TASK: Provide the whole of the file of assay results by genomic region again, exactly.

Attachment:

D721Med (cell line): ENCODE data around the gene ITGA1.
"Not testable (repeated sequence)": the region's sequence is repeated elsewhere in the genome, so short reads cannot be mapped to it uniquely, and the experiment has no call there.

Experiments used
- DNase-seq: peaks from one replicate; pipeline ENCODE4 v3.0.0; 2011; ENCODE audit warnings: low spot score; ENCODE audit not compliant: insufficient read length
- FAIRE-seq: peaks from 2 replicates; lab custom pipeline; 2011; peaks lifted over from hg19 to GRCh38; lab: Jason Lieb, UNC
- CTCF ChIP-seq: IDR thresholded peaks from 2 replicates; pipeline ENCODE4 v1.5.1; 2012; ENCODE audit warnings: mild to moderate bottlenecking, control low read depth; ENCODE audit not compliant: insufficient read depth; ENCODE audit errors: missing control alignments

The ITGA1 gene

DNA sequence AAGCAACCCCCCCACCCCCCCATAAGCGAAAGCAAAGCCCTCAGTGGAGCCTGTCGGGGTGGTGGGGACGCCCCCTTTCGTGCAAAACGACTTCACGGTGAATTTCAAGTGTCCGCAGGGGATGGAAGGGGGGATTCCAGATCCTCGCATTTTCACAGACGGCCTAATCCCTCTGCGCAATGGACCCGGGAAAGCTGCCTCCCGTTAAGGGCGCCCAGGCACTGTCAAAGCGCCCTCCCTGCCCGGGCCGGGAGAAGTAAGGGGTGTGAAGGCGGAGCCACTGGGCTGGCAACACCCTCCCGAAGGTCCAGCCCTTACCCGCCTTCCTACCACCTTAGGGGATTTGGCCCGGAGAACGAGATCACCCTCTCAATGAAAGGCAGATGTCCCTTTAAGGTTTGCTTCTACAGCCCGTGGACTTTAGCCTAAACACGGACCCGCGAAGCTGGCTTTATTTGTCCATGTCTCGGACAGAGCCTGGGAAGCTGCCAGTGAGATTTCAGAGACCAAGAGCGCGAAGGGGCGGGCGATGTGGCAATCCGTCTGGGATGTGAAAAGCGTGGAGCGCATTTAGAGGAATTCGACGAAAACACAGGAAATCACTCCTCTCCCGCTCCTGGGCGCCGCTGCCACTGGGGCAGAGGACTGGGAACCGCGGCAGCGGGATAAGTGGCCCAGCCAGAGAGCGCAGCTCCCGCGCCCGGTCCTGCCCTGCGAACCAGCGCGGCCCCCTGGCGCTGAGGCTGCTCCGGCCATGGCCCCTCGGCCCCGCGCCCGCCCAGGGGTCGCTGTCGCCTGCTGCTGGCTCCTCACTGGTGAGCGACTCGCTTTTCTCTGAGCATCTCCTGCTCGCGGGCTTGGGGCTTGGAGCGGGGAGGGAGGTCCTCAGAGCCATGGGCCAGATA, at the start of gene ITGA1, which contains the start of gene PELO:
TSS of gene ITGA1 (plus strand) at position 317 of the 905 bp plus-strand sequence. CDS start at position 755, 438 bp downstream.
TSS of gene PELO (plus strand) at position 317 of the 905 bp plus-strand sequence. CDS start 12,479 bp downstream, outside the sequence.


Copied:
D721Med (cell line): ENCODE data around the gene ITGA1.
"Not testable (repeated sequence)": the region's sequence is repeated elsewhere in the genome, so short reads cannot be mapped to it uniquely, and the experiment has no call there.

Experiments used
- DNase-seq: peaks from one replicate; pipeline ENCODE4 v3.0.0; 2011; ENCODE audit warnings: low spot score; ENCODE audit not compliant: insufficient read length
- FAIRE-seq: peaks from 2 replicates; lab custom pipeline; 2011; peaks lifted over from hg19 to GRCh38; lab: Jason Lieb, UNC
- CTCF ChIP-seq: IDR thresholded peaks from 2 replicates; pipeline ENCODE4 v1.5.1; 2012; ENCODE audit warnings: mild to moderate bottlenecking, control low read depth; ENCODE audit not compliant: insufficient read depth; ENCODE audit errors: missing control alignments

The ITGA1 gene

DNA sequence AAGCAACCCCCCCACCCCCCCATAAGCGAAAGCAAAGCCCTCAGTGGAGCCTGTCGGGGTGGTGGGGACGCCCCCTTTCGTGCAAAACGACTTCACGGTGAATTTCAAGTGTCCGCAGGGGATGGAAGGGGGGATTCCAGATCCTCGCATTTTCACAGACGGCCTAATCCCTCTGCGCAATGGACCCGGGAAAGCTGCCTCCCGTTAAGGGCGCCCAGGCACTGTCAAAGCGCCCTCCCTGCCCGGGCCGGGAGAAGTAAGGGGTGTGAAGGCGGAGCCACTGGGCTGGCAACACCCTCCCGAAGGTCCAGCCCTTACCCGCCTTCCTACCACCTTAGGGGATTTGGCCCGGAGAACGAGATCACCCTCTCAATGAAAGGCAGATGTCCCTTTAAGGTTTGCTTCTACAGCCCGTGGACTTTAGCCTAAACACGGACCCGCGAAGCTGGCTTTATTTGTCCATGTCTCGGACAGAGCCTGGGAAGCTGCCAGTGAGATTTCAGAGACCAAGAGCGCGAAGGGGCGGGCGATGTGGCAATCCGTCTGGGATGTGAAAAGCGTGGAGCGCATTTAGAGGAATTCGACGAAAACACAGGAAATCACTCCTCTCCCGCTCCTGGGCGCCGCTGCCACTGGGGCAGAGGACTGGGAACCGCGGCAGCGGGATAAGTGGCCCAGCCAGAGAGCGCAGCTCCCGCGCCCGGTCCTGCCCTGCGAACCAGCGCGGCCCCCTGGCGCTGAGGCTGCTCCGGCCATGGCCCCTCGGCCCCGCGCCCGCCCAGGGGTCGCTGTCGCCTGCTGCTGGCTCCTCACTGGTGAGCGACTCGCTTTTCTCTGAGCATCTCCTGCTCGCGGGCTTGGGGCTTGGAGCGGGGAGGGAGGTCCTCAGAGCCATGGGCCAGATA, at the start of gene ITGA1, which contains the start of gene PELO:
TSS of gene ITGA1 (plus strand) at position 317 of the 905 bp plus-strand sequence. CDS start at position 755, 438 bp downstream.
TSS of gene PELO (plus strand) at position 317 of the 905 bp plus-strand sequence. CDS start 12,479 bp downstream, outside the sequence.